To make bookmarking quick, I have one category called “Ideas.” As you can imagine, this encompasses many different topics, so I will add everything from DIY hacks to scholarly articles about education to this group. Once a week, I look at everything in my “Ideas” category and re-classify each entry. This may seem time-consuming, but there is logic behind this madness. First of all, I am usually bookmarking when I’m on the go (in line, waiting for the pasta to boil, on hold for customer service, etc.), so I want to just add the resource without searching for a category. Secondly, reading over my list at my leisure a few days later and carefully considering categories for sorting not only reminds me that the resource exists but makes me more likely to make use of it later. Once I put everything in a new place, I delete the entire “Ideas” list and begin a new one for the following week.
Specific categories are helpful. If your list is private, go crazy with your titles. (I have one called “Things I May Want When I’m Rich But Can’t Afford Now,” which is distinctly different than my “Things I Want as Gifts the Next Time My Husband Asks.”)
I often will double or triple bookmark my resources in several groups because I know that, on any given day, I may search for something in a less-than-obvious section. If your tool allows for it, multiple thoughtful tags on resources are also advantageous so that you can search by tag at a later time.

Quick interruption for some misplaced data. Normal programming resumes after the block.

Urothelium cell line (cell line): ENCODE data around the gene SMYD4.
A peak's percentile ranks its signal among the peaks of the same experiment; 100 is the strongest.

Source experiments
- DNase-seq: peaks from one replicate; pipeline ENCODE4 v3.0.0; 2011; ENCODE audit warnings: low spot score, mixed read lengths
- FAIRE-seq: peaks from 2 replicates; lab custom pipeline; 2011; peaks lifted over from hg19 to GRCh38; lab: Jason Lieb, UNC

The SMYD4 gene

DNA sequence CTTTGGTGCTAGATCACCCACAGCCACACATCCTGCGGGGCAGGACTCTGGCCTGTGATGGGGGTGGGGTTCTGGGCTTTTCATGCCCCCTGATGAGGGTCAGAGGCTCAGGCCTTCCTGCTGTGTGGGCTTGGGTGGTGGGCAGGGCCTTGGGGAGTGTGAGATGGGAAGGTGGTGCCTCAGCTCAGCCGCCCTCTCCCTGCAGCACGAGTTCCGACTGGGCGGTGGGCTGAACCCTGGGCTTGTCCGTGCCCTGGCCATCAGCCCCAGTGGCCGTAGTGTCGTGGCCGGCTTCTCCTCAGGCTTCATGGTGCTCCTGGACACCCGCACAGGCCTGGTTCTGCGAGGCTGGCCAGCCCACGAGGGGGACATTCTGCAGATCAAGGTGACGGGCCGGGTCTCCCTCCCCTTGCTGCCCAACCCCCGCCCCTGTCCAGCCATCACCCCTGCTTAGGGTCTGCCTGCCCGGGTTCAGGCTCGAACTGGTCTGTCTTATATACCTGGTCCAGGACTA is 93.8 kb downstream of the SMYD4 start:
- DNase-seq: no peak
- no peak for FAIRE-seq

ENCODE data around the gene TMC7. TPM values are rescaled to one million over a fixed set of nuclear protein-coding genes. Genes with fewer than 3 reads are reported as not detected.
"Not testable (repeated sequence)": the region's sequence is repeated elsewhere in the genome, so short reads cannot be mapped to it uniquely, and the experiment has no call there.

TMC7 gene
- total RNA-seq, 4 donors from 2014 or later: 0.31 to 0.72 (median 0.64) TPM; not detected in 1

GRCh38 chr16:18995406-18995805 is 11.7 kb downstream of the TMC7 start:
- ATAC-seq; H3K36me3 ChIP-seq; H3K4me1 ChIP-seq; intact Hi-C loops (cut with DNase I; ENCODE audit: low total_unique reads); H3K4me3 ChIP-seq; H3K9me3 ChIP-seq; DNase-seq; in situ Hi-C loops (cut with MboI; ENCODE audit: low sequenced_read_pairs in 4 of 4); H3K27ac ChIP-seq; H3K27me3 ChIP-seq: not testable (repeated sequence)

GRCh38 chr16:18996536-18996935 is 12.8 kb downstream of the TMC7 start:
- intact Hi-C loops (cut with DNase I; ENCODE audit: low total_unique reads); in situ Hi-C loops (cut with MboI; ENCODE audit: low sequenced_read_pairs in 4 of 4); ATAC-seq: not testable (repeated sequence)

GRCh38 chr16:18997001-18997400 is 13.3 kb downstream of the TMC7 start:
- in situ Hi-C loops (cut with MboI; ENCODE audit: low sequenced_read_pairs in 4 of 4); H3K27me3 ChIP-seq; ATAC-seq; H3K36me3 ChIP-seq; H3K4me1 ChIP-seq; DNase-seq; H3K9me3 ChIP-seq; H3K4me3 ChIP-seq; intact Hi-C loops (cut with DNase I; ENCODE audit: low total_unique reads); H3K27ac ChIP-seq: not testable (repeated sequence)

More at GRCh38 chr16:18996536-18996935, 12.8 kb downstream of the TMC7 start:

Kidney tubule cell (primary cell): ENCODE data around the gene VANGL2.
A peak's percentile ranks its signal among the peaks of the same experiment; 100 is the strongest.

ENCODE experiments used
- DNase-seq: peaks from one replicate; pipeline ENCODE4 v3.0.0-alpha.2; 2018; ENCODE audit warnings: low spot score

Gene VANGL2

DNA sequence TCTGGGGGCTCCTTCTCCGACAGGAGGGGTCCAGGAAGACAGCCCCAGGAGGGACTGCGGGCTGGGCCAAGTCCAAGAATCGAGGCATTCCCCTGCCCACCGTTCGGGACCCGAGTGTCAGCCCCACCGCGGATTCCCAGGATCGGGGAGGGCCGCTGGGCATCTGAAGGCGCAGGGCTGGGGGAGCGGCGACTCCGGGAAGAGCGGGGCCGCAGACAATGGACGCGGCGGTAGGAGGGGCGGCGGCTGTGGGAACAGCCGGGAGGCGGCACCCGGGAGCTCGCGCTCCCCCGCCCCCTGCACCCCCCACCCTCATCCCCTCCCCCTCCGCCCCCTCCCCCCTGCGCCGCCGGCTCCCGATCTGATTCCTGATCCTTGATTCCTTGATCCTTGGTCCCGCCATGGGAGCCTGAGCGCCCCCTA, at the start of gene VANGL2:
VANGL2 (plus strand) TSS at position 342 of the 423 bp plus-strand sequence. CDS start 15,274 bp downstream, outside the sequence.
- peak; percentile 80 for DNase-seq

Make sure that whatever you plan to share is tied to its original source. For example, I will often save a Tweet rather than a link in a Tweet so that I can give credit to the person who called it to my attention. Whether they originated the content they are sharing or not, whoever “turned you on” to a resource will appreciate a mention and can be helpful to the content author when they learn who is spreading the news about their creation.
Our brains only have so much storage capacity, so give yours a break and let those digital bits and bytes work for you by choosing a “bank” where deposits and withdrawals are smooth: commit to one or two tools maximum so you won’t go insane trying to remember where you filed something, add the tool to all of your devices and apps (for the same reason), and devise a straightforward process to find your saved resources in the future.